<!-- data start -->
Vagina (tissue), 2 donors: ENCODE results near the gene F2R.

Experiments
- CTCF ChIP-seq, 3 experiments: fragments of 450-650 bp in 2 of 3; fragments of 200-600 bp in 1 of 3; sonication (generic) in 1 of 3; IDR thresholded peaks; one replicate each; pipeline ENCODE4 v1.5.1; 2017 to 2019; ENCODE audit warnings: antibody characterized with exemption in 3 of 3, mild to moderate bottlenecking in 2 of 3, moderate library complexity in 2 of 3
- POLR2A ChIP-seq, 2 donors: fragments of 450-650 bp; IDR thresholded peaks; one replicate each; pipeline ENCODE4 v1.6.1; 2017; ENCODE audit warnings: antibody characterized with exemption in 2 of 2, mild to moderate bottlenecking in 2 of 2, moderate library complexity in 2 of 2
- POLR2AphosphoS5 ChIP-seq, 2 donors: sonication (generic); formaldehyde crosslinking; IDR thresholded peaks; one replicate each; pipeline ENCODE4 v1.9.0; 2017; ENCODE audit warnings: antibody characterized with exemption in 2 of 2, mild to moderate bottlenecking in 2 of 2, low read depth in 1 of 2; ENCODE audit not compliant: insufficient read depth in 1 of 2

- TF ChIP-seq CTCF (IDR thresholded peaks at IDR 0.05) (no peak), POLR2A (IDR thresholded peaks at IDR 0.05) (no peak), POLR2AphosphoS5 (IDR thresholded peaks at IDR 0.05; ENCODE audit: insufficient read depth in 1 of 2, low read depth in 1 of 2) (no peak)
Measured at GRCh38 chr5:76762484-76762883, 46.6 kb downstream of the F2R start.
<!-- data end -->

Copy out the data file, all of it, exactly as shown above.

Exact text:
Vagina (tissue), 2 donors: ENCODE results near the gene F2R.

Experiments
- CTCF ChIP-seq, 3 experiments: fragments of 450-650 bp in 2 of 3; fragments of 200-600 bp in 1 of 3; sonication (generic) in 1 of 3; IDR thresholded peaks; one replicate each; pipeline ENCODE4 v1.5.1; 2017 to 2019; ENCODE audit warnings: antibody characterized with exemption in 3 of 3, mild to moderate bottlenecking in 2 of 3, moderate library complexity in 2 of 3
- POLR2A ChIP-seq, 2 donors: fragments of 450-650 bp; IDR thresholded peaks; one replicate each; pipeline ENCODE4 v1.6.1; 2017; ENCODE audit warnings: antibody characterized with exemption in 2 of 2, mild to moderate bottlenecking in 2 of 2, moderate library complexity in 2 of 2
- POLR2AphosphoS5 ChIP-seq, 2 donors: sonication (generic); formaldehyde crosslinking; IDR thresholded peaks; one replicate each; pipeline ENCODE4 v1.9.0; 2017; ENCODE audit warnings: antibody characterized with exemption in 2 of 2, mild to moderate bottlenecking in 2 of 2, low read depth in 1 of 2; ENCODE audit not compliant: insufficient read depth in 1 of 2

- TF ChIP-seq CTCF (IDR thresholded peaks at IDR 0.05) (no peak), POLR2A (IDR thresholded peaks at IDR 0.05) (no peak), POLR2AphosphoS5 (IDR thresholded peaks at IDR 0.05; ENCODE audit: insufficient read depth in 1 of 2, low read depth in 1 of 2) (no peak)
Measured at GRCh38 chr5:76762484-76762883, 46.6 kb downstream of the F2R start.